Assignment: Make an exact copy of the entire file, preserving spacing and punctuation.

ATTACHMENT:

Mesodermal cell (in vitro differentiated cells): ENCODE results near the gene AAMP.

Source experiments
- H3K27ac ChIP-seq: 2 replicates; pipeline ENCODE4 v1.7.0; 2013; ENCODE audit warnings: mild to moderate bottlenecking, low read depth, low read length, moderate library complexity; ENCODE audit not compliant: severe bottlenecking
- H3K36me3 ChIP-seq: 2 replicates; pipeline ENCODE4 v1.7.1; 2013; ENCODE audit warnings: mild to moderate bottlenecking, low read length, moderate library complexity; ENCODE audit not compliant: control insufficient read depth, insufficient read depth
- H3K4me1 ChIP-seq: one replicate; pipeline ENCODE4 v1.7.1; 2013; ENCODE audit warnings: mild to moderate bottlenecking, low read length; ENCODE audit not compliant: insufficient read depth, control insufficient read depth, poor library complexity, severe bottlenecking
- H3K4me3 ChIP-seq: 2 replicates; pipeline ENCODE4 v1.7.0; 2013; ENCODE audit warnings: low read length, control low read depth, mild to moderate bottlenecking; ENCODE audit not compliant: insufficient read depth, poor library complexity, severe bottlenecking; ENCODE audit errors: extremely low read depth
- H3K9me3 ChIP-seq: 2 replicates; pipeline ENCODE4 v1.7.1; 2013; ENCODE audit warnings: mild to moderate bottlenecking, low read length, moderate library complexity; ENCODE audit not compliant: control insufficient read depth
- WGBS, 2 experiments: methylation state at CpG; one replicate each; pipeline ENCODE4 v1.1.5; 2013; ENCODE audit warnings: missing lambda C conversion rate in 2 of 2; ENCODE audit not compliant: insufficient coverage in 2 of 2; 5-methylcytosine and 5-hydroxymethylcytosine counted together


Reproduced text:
Mesodermal cell (in vitro differentiated cells): ENCODE results near the gene AAMP.

Source experiments
- H3K27ac ChIP-seq: 2 replicates; pipeline ENCODE4 v1.7.0; 2013; ENCODE audit warnings: mild to moderate bottlenecking, low read depth, low read length, moderate library complexity; ENCODE audit not compliant: severe bottlenecking
- H3K36me3 ChIP-seq: 2 replicates; pipeline ENCODE4 v1.7.1; 2013; ENCODE audit warnings: mild to moderate bottlenecking, low read length, moderate library complexity; ENCODE audit not compliant: control insufficient read depth, insufficient read depth
- H3K4me1 ChIP-seq: one replicate; pipeline ENCODE4 v1.7.1; 2013; ENCODE audit warnings: mild to moderate bottlenecking, low read length; ENCODE audit not compliant: insufficient read depth, control insufficient read depth, poor library complexity, severe bottlenecking
- H3K4me3 ChIP-seq: 2 replicates; pipeline ENCODE4 v1.7.0; 2013; ENCODE audit warnings: low read length, control low read depth, mild to moderate bottlenecking; ENCODE audit not compliant: insufficient read depth, poor library complexity, severe bottlenecking; ENCODE audit errors: extremely low read depth
- H3K9me3 ChIP-seq: 2 replicates; pipeline ENCODE4 v1.7.1; 2013; ENCODE audit warnings: mild to moderate bottlenecking, low read length, moderate library complexity; ENCODE audit not compliant: control insufficient read depth
- WGBS, 2 experiments: methylation state at CpG; one replicate each; pipeline ENCODE4 v1.1.5; 2013; ENCODE audit warnings: missing lambda C conversion rate in 2 of 2; ENCODE audit not compliant: insufficient coverage in 2 of 2; 5-methylcytosine and 5-hydroxymethylcytosine counted together